An Authentication and Key Management Mechanism for Resource Constrained Devices in IEEE 802.11-based IoT Access Networks


Many Internet of Things (IoT) services utilize an IoT access network to connect small devices with remote servers. They can share an access network with standard communication technology, such as IEEE 802.11ah. However, an authentication and key management (AKM) mechanism for resource constrained IoT devices using IEEE 802.11ah has not been proposed as yet. We therefore propose a new AKM mechanism for an IoT access network, which is based on IEEE 802.11 key management with the IEEE 802.1X authentication mechanism. The proposed AKM mechanism does not require any pre-configured security information between the access network domain and the IoT service domain.

It considers the resource constraints of IoT devices, allowing IoT devices to delegate the burden of AKM processes to a powerful agent. The agent has sufficient power to support various authentication methods for the access point, and it performs cryptographic functions for the IoT devices. Performance analysis shows that the proposed mechanism greatly reduces computation costs, network costs, and memory usage of the resource-constrained IoT device as compared to the existing IEEE 802.11 Key Management with the IEEE 802.1X authentication mechanism


Figure 2. Sequence Diagram of the New Node Attachment in IEEE 802.11 with IEEE 802.1X

Figure 2. Sequence Diagram of the New Node Attachment in IEEE 802.11 with IEEE 802.1X

Figure 2 presents a sequence diagram for the SA establishment between a station (STA) and the AP to which the STA is associated. Table 1 specifies the notations in the figure. The SA establishment is performed in two phases. Firstly, on behalf of the AP, a STA and the AS authenticate each other and generate a MSK. The AS notifies the AP of the results of the mutual authentication and delivers the MSK to the AP. Then, the session keys are derived from the MSK at the STA and the AP. The four-way handshake is used at this phase.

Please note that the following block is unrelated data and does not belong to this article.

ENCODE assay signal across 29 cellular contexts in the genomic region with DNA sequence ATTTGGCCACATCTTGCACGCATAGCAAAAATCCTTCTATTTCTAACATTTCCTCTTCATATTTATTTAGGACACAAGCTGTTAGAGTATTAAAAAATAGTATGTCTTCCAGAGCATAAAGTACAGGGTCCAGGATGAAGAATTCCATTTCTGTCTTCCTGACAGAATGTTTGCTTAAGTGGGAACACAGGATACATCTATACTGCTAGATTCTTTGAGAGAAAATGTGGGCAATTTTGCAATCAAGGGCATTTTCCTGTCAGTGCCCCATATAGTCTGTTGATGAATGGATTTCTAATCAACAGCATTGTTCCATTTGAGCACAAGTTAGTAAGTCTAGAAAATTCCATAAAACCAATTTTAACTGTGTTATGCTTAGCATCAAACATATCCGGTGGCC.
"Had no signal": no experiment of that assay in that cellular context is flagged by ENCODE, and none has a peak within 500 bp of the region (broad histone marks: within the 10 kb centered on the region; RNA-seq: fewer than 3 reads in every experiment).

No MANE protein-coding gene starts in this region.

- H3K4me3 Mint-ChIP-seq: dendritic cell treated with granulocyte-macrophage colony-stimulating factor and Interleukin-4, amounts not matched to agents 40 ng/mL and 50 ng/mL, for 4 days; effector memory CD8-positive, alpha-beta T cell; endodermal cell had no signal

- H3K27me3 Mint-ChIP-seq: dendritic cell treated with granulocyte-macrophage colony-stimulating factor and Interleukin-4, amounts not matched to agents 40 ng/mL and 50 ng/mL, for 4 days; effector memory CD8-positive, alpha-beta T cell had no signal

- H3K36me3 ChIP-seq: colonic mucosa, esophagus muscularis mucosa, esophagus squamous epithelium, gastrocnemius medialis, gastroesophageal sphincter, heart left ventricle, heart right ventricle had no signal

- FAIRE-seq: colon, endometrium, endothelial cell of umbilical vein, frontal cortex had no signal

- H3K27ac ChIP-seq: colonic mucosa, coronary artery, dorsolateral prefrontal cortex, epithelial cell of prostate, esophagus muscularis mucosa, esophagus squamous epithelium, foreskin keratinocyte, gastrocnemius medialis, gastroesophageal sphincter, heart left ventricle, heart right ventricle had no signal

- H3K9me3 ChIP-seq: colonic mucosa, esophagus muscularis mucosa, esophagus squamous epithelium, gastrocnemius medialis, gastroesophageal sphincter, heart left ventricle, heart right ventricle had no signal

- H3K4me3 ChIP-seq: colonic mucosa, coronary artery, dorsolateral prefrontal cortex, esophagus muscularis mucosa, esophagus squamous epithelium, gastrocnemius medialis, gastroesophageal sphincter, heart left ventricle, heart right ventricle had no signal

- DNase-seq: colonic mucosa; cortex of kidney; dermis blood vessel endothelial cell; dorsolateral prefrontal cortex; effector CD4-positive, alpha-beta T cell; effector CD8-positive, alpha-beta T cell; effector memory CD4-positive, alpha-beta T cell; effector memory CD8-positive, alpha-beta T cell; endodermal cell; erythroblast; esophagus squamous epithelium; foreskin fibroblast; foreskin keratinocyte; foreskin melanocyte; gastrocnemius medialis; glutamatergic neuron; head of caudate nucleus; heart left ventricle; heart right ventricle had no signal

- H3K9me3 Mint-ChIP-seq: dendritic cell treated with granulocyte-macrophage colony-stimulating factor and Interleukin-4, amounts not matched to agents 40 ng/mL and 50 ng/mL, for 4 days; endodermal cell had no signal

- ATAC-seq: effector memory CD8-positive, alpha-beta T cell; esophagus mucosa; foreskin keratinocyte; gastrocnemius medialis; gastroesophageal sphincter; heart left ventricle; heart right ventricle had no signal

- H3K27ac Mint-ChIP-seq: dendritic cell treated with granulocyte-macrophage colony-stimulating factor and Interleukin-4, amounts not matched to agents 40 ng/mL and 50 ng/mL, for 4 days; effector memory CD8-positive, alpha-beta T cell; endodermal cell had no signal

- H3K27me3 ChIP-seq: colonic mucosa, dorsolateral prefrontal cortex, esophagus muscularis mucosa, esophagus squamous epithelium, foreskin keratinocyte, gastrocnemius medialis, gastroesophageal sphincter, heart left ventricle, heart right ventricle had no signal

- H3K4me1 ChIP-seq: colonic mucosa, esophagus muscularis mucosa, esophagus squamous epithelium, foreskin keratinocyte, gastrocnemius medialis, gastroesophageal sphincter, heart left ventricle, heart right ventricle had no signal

Figure 3. IoT Authentication Architecture

Figure 3. IoT Authentication Architecture

Figure 3 shows the network architecture for the proposed mechanism. The network has two types of domains: the IoT service domain and the access network domain. An IoT service domain consists of STAs and a SAS. The access network domain consists of APs and the AP-side authentication server (AAS). Multiple IoT service domains can share the same access network. Each IoT service domain has a unique domain identifier. The intra-domain SA between the STA and the SAS in the figure indicates that there is a pre-configured Security Association between them. However, in order for them to communicate directly, the STA must access the internet. It is possible after the AKM has been successfully finished and the AP allows the STA to access the network.


This phase follows the open authentication and association procedure defined in the IEEE 802.11-2012 standard. An IoT domain element (IDE) is included in the beacon of an AP if the AP supports the IoT association described in this section. The IDE is a newly defined information element that has an access network identifier of two octets in length. The STA selects an AP that advertises the access network identifier matching an entry in the list of potential access network identifiers with which it can associate.